Kevin Rose joins Google, pattern recognition problems and more

Big news this week includes Kevin Rose joining Google — and shutting down his new mobile app in the process. We’ve also got interesting reads on whether ifttt.com represents a new era in programming, the problem with how many startup investors make their picks and why Target and Walmart are getting involved in mobile payments.

Don’t forget to send us news about the projects you’re working on! We want to hear what you’re up to.

- Thursday

The problem with investing based on pattern recognition
Startup investors are supposed to have fantastic pattern recognition: with just a few glances at your team and your idea, they ideally can tell if you’re a good investment based on patterns. But Chris Dixon points out that there are some flaws in investing just on the basis of patterns.

68% of internet users don’t like targeted ads
Over two-thirds of internet users don’t like targeted ads, along with the tracking that is necessary to create those ads. But there are certain demographics that are more comfortable with the idea of targeted ads. These numbers will give you food for thought if you’re thinking about ads as a monetization strategy.

‘Folk programming’ and ifttt.com
Nicklas Noterar makes the argument that ifttt.com represents the next stage in programming: modular pieces that can be recombined in new ways. I’m not so sure that’s correct — ifttt.com seems like it could just as easily be a way to introduce people to the concepts of programming and get them interested in learning more — but Noterar’s concept is interesting.

REST made simple, part 1
This article is the first in a three part series from Spire.io, a real-time messaging service that prides itself on its APIs for application development. Even if you’ve spent a lot of time working with APIs in the past, this tutorial explores some of the concepts behind REST and its usefulness. Don’t forget to check out parts two and three.

The gentleman’s agreement
Francis Dierick offers up a gentleman’s agreement for social startups, aiming to get rid of all the filler content that has become commonplace. His bullet points could easily lay out a clear path for a perfect sharing tool. In particular, Dierick wants to move away from the focus on user engagement — an unusual strategy for someone who created a mobile app all about sharing.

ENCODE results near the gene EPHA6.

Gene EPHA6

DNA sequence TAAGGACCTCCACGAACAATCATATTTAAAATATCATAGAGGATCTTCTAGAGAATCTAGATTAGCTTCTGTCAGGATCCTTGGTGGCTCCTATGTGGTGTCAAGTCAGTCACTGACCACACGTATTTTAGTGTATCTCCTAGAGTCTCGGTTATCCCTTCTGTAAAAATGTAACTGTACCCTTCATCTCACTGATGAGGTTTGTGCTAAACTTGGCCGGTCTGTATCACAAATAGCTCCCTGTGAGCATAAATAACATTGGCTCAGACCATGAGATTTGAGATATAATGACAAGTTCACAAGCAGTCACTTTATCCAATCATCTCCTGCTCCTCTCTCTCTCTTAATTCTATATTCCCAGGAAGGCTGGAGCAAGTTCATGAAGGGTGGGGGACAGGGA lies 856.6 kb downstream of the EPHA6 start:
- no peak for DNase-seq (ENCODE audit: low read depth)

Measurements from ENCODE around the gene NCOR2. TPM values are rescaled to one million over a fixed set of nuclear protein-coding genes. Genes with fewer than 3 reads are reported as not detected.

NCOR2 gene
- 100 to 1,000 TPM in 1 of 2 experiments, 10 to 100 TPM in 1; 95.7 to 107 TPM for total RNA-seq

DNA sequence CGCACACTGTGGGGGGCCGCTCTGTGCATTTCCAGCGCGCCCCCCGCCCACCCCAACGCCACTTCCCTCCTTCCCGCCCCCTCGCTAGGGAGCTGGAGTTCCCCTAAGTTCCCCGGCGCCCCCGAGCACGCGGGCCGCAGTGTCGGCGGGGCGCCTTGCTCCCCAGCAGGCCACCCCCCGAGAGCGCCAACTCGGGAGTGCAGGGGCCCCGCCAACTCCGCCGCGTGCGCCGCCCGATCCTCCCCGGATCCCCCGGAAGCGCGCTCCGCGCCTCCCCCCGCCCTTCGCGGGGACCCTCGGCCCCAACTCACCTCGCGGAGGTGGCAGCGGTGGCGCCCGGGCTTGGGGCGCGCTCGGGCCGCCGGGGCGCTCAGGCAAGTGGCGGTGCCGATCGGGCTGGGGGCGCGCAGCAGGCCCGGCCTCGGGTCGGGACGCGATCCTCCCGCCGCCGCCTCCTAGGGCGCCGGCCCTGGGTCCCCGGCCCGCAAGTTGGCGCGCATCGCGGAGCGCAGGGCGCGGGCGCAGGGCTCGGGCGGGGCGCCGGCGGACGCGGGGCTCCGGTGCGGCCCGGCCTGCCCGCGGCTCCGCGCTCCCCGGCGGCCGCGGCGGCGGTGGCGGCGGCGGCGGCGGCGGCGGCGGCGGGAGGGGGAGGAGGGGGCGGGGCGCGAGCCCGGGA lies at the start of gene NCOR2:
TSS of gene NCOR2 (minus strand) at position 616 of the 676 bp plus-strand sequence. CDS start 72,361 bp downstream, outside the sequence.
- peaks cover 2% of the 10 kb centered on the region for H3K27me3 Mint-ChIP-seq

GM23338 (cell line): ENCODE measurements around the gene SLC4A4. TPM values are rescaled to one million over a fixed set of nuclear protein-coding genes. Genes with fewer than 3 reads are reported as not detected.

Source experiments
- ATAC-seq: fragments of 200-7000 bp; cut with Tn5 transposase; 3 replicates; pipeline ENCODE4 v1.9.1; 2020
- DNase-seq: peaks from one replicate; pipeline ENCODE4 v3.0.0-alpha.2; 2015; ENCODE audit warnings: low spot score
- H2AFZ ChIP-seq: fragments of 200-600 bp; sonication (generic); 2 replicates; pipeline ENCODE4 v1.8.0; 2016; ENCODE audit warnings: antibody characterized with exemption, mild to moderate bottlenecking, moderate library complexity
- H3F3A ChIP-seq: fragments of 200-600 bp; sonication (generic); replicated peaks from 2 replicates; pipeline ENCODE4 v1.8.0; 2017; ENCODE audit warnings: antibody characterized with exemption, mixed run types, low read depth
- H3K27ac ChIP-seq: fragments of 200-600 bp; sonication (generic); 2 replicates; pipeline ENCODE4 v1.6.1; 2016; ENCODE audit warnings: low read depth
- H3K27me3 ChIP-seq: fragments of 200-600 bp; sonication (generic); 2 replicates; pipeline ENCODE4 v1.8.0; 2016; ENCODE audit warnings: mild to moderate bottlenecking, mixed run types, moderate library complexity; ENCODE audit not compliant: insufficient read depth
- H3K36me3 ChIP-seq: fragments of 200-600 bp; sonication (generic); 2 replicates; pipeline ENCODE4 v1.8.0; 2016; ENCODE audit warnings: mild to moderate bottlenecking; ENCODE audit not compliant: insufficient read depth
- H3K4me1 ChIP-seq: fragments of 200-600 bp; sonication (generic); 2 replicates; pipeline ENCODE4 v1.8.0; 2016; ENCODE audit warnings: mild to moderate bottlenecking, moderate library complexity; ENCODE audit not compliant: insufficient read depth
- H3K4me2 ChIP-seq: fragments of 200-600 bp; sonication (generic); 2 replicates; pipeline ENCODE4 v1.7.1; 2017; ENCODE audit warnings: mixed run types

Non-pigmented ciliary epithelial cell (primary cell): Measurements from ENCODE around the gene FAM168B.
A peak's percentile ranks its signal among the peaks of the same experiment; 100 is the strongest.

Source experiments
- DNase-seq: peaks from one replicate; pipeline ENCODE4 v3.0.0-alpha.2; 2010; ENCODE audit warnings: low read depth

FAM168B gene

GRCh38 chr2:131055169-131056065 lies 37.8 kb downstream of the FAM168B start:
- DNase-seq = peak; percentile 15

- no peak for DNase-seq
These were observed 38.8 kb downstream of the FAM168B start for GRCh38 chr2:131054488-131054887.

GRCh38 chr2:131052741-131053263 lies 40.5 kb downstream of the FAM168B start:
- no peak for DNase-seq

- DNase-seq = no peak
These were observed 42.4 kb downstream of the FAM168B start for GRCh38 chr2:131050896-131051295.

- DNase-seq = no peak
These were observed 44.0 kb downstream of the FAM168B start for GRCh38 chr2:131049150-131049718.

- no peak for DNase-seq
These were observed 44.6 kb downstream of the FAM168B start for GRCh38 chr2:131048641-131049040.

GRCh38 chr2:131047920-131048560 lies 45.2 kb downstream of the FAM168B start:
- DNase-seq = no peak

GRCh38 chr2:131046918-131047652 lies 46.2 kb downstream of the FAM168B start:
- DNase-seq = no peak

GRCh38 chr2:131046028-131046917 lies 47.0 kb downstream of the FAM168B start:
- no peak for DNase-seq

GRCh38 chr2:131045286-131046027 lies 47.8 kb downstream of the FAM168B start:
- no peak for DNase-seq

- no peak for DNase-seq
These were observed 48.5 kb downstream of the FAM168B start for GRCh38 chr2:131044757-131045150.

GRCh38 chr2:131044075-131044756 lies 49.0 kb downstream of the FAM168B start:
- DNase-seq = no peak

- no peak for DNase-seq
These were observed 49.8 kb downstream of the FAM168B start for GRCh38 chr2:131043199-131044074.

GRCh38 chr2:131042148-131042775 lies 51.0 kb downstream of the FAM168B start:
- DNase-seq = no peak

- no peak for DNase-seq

Why are Target and Walmart creating their own mobile payment solution?
This Quora question has a great explanation of the payments industry from Gus Fuldner. He lays out the logic behind the two companies in question operating their own payment solutions, as well as offering a primer that will get anyone involved in ecommerce or mobile payments thinking.

Exclusive: Kevin Rose will join Google
Kevin Rose, the founder of Digg, is joining Google. This is more than your average hiring announcement, though: it comes with the news that Rose will be shutting down Oink, the only app that Rose’s mobile app incubator, Milk, has created.

Retro link of the week:

Q&A with Tobias Lütke of Shopify
In 2010, 37signals interviewed Shopify. It’s an interesting snapshot of where the startup was back then, but it also shows how the business model evolved and how Shopify bootstrapped after just one investment from an angel investor.

About Thursday Bram

Thursday Bram has been fascinated with technology and business since she was recruited to work with a startup focused on launching rockets into space in high school. She has started her own business, written for sites like CNET and GigaOm, and thought a lot about whether space flight or the web are going to wind up having a bigger impact on the human race.

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